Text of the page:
"Just as many of his birds seem to be conveying a mysterious empathetic message of life's essential one-ness, so the Instruments for a New Navigation... will be emphasizing, in more abstract forms, another aspect of this eternal theme -- at once so intimately personal and universal -- an affirmation of the unity of all life." Nancy Wilson Ross, 1963
At age 91, artist Morris Graves has chosen to reveal works he began 40 years ago, but never publicly exhibited until last year in New York. The Hearst Art Gallery at Saint Mary's College in Moraga marks their California debut. The sculptures in "Instruments for a New Navigation" were originally conceived at the beginning of the space program, reflections of Graves' awareness that technology was about to take humans deep into the heavens. They are being called the fruit of his life-long search for a place where we fit together in the physical, mental and spiritual dimensions of our being.
Graves designed the sculptures and supervised their fabrication in Europe between 1959 and 1963. But then they were set aside, uncompleted. Each one is a puzzle; most have a lens-like aperture of luminous elements that invites the viewer to look through the work, rather than around it, suggesting some navigational function. Crafted of Tuscan marble, alabaster, intensely-hued Venetian glass, brass, mica, bronze, iron pyrite, and other rich materials, these totemic forms reflect Graves' lifelong fascination with spare shapes and Zen philosophy. The exhibition also offers viewers a rare opportunity to see the distinctly original and delicate works on paper that Graves has likened to "cobwebs holding dew," displayed alongside the newly revealed sculptures of stone and metal.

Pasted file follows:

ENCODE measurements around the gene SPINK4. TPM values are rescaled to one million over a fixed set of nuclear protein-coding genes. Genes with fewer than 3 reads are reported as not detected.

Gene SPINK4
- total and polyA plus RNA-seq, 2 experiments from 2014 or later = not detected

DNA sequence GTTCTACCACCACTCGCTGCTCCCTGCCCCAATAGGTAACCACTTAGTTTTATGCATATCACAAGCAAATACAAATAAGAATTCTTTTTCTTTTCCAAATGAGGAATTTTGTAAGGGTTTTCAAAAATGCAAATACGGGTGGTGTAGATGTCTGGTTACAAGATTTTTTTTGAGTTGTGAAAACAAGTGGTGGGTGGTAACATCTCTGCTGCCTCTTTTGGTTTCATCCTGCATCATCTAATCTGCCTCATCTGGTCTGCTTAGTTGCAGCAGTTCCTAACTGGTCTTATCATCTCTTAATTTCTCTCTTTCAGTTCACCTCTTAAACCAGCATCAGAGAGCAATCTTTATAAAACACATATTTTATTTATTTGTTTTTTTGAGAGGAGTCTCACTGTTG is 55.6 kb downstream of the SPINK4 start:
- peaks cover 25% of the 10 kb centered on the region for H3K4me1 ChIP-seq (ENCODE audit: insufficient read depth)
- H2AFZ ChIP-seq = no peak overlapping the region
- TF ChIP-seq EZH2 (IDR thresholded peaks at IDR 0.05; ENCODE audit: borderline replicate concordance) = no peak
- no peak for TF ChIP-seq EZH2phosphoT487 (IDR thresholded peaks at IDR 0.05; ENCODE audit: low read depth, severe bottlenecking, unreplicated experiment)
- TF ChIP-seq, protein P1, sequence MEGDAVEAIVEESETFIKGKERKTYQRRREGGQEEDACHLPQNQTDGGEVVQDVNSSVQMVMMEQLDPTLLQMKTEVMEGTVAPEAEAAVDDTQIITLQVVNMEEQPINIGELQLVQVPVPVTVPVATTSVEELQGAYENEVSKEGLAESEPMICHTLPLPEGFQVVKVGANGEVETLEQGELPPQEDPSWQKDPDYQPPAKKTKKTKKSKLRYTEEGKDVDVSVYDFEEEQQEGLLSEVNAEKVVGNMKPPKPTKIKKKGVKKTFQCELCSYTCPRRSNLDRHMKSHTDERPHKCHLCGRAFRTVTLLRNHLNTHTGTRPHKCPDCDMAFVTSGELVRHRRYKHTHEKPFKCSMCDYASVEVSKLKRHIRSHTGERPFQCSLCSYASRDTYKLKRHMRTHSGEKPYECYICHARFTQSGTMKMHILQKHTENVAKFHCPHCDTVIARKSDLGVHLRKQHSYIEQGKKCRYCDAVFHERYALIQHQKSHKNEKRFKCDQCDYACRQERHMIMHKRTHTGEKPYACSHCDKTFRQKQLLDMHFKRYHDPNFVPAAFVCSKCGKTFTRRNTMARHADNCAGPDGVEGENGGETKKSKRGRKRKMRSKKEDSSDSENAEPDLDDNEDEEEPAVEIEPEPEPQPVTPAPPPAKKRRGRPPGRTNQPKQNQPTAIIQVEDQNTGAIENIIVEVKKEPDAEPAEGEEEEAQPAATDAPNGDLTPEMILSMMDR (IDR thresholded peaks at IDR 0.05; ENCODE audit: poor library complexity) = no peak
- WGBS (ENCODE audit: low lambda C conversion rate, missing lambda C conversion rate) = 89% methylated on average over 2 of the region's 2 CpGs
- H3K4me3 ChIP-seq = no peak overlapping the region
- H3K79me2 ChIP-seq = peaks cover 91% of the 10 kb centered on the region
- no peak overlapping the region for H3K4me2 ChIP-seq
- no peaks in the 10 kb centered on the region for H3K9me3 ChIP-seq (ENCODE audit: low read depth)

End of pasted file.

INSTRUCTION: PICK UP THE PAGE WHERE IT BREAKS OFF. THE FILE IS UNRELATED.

Noted Graves authority Robert McDonald will offer a lecture, "Morris Graves: Art as Spiritual Exercise," at 2 p.m., on Saturday, Jan. 13, in the Soda Activity Center, followed by a public reception from 3 until 4:30 p. m. in the Gallery. Lecture $5. Complementing the 19 sculptures and 9 paintings on paper on loan from Schmidt-Bingham Gallery in New York are 15 additional drawings and paintings on paper from the Hearst Art Gallery permanent collection. The works were donated by Mr. and Mrs. Raymond A. Vellutini.
A CD of the lyric voice of John Cage, reading his composition, “Series re: Morris Graves 1973,” will play continually in the Gallery. An illustrated catalog, with an introduction by Barry Schwabsky and an essay by Nancy Wilson Ross, accompanies the exhibition.
The Hearst Art Gallery is open to the public Wednesdays through Sundays, 11 a.m. until 4:30 p.m. A $1 admission donation is requested. For information on membership or group tours, please call (925) 631-4379. The Gallery is accredited by the American Association of Museums.